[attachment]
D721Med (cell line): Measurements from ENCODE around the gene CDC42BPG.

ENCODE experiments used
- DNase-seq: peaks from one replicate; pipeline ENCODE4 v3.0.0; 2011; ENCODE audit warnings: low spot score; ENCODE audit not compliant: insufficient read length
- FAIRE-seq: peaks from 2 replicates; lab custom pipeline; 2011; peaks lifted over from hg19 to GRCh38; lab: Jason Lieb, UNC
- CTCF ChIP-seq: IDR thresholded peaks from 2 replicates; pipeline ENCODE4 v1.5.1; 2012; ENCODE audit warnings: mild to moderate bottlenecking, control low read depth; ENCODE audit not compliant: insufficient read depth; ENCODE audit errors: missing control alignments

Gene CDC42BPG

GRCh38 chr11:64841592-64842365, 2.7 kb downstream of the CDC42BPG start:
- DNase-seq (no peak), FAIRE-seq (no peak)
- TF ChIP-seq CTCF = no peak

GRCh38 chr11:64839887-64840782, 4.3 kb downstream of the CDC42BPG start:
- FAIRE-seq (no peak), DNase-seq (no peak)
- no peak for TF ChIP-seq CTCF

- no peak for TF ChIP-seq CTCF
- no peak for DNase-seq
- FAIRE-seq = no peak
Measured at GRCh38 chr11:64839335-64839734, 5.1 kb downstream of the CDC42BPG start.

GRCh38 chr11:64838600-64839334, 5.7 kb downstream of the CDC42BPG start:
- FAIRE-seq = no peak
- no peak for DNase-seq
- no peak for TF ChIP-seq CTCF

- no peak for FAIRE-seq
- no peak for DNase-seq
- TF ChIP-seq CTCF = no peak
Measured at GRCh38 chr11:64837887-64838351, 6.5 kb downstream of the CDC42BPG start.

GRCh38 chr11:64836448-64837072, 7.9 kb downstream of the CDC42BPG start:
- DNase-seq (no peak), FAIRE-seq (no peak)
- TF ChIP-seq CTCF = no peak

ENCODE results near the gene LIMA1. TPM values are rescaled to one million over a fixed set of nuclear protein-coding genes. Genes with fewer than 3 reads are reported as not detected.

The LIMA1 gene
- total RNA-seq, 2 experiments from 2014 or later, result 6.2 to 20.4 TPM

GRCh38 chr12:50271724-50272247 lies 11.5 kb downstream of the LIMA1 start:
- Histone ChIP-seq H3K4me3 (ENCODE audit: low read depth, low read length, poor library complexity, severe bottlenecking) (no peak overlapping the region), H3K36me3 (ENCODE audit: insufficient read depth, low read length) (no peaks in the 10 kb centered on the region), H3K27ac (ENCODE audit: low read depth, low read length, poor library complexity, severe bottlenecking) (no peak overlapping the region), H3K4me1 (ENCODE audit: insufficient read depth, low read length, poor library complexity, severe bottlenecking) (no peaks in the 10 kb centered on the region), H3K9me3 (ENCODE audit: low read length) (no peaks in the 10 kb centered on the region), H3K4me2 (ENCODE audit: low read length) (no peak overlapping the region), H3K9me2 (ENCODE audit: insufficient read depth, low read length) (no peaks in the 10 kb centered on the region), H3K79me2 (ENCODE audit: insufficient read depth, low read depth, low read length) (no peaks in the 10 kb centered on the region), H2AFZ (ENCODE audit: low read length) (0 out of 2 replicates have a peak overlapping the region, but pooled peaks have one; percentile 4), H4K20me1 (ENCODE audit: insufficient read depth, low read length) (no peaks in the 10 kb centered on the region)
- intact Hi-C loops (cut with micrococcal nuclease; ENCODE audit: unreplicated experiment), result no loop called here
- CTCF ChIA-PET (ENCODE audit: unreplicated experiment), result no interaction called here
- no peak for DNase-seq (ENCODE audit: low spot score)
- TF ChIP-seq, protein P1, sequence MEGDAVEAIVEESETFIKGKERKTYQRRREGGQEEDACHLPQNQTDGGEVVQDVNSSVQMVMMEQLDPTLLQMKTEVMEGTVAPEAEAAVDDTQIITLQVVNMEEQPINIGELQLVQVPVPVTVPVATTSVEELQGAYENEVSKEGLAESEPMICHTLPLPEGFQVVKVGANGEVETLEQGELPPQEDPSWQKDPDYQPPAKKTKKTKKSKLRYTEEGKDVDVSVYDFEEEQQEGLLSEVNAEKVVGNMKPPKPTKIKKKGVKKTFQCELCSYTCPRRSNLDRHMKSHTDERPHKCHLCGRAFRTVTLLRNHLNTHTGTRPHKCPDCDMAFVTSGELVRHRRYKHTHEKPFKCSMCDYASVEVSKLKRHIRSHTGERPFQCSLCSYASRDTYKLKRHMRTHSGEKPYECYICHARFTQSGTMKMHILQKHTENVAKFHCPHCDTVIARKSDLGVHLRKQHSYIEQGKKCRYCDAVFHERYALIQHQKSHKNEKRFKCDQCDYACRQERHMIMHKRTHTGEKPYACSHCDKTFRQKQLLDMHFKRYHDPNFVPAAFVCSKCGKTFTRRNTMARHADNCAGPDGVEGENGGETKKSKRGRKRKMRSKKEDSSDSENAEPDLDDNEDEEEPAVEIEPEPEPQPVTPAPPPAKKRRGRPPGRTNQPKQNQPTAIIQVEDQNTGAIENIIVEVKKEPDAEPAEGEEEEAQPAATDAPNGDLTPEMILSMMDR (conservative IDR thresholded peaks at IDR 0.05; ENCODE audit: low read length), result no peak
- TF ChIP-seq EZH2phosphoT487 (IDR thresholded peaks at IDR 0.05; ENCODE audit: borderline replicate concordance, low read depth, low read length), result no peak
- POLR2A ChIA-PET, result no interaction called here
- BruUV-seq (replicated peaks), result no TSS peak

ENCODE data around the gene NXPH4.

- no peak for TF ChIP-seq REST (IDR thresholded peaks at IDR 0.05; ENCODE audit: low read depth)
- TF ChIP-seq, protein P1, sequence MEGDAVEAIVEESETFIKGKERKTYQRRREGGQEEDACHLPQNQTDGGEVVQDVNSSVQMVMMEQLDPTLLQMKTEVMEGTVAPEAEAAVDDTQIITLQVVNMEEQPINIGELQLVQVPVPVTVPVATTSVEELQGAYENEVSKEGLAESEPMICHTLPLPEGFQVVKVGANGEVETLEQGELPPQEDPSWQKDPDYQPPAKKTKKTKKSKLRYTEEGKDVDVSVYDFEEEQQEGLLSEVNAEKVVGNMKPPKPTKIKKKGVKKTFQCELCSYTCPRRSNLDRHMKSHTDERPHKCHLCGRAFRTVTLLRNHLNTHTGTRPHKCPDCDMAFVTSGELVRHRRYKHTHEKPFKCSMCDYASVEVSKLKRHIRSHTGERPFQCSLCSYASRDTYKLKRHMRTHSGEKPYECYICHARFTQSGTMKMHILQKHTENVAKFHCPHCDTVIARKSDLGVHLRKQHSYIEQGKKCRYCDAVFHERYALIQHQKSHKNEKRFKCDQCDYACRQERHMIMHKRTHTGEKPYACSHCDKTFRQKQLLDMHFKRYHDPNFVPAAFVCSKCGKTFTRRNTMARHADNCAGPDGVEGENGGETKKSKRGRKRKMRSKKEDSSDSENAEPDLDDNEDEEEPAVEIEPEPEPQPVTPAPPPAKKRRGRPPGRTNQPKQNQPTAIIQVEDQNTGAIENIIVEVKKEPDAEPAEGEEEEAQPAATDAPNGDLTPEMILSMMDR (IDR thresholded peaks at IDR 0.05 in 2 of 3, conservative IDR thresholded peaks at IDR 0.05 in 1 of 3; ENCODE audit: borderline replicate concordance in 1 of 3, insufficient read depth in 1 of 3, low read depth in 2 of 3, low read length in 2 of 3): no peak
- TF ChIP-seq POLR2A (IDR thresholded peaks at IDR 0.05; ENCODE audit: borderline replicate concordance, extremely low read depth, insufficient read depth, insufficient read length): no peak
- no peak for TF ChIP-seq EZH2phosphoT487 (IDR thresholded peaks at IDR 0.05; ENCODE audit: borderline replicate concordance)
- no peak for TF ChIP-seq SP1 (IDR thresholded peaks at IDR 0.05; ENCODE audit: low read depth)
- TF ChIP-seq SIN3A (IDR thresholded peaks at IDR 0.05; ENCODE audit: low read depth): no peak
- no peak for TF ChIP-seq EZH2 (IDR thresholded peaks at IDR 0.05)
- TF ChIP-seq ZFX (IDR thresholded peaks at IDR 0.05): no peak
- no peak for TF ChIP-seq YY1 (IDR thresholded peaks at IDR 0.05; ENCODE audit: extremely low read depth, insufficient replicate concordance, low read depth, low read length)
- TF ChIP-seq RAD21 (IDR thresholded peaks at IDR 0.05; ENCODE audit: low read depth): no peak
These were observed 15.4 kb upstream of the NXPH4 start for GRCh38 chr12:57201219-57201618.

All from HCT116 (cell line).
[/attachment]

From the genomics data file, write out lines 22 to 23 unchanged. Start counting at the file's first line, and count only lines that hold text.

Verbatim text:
- no peak for DNase-seq
- TF ChIP-seq CTCF = no peak